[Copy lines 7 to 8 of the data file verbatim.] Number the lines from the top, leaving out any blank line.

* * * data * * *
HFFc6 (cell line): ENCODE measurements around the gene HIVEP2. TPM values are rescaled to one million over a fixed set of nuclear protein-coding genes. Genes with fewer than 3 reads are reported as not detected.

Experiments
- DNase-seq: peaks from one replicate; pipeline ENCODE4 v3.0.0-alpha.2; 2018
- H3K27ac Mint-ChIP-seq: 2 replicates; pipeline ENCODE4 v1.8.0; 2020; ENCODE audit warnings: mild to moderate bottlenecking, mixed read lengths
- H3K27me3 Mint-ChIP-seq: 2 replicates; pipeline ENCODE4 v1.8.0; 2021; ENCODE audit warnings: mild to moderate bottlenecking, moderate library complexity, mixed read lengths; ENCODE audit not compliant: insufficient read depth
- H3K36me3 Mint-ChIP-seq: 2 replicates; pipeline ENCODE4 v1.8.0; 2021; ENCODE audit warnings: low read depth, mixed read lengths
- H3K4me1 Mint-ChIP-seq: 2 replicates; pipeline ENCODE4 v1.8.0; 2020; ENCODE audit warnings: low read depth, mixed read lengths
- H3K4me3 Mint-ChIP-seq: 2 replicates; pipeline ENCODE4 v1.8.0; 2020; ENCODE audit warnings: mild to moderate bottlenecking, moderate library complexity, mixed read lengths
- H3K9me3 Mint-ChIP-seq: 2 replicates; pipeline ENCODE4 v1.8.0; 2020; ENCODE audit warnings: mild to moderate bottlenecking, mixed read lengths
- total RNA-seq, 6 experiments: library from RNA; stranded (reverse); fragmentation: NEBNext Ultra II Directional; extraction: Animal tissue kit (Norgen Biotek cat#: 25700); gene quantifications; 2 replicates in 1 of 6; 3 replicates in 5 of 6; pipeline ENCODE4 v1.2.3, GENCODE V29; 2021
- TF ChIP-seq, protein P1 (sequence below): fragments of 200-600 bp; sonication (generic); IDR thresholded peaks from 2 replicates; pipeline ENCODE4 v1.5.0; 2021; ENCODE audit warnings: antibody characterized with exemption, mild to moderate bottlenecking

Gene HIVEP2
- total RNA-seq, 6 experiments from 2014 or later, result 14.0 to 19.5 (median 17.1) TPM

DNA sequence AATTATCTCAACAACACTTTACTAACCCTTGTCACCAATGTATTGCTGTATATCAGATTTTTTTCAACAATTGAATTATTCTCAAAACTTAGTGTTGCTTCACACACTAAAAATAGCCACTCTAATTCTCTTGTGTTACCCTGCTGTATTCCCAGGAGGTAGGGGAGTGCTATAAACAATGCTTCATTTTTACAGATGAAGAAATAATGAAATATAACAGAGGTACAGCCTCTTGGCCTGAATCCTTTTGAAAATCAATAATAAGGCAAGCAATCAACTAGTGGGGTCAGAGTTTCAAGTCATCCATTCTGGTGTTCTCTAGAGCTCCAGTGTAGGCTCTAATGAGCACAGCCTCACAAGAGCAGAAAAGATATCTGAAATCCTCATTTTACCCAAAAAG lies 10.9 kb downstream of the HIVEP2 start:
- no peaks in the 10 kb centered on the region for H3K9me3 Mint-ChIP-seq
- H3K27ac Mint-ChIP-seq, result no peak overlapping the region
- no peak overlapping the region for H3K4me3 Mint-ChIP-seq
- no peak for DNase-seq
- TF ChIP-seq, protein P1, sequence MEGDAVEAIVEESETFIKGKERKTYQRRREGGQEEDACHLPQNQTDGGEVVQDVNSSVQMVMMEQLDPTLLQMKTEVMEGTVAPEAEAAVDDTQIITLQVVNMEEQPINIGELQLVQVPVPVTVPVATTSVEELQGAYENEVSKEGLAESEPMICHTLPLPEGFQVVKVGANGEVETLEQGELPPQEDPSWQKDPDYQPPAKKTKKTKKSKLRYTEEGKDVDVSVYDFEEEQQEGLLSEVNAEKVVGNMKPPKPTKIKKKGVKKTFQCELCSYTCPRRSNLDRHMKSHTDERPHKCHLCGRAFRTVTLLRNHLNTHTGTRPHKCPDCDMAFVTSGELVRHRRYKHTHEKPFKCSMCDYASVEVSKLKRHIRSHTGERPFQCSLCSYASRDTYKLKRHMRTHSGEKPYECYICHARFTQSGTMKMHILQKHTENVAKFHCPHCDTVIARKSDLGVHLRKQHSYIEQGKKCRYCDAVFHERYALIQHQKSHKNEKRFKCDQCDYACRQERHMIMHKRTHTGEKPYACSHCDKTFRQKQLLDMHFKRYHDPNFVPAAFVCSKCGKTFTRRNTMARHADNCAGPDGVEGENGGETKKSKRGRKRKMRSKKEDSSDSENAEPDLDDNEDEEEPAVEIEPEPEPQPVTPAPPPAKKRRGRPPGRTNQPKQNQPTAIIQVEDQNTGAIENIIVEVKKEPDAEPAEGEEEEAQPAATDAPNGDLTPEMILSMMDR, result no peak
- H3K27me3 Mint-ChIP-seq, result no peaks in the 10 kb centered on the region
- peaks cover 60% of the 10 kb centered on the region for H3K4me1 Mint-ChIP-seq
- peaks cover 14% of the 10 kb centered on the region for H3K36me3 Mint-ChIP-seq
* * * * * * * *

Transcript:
- H3K4me1 Mint-ChIP-seq: 2 replicates; pipeline ENCODE4 v1.8.0; 2020; ENCODE audit warnings: low read depth, mixed read lengths
- H3K4me3 Mint-ChIP-seq: 2 replicates; pipeline ENCODE4 v1.8.0; 2020; ENCODE audit warnings: mild to moderate bottlenecking, moderate library complexity, mixed read lengths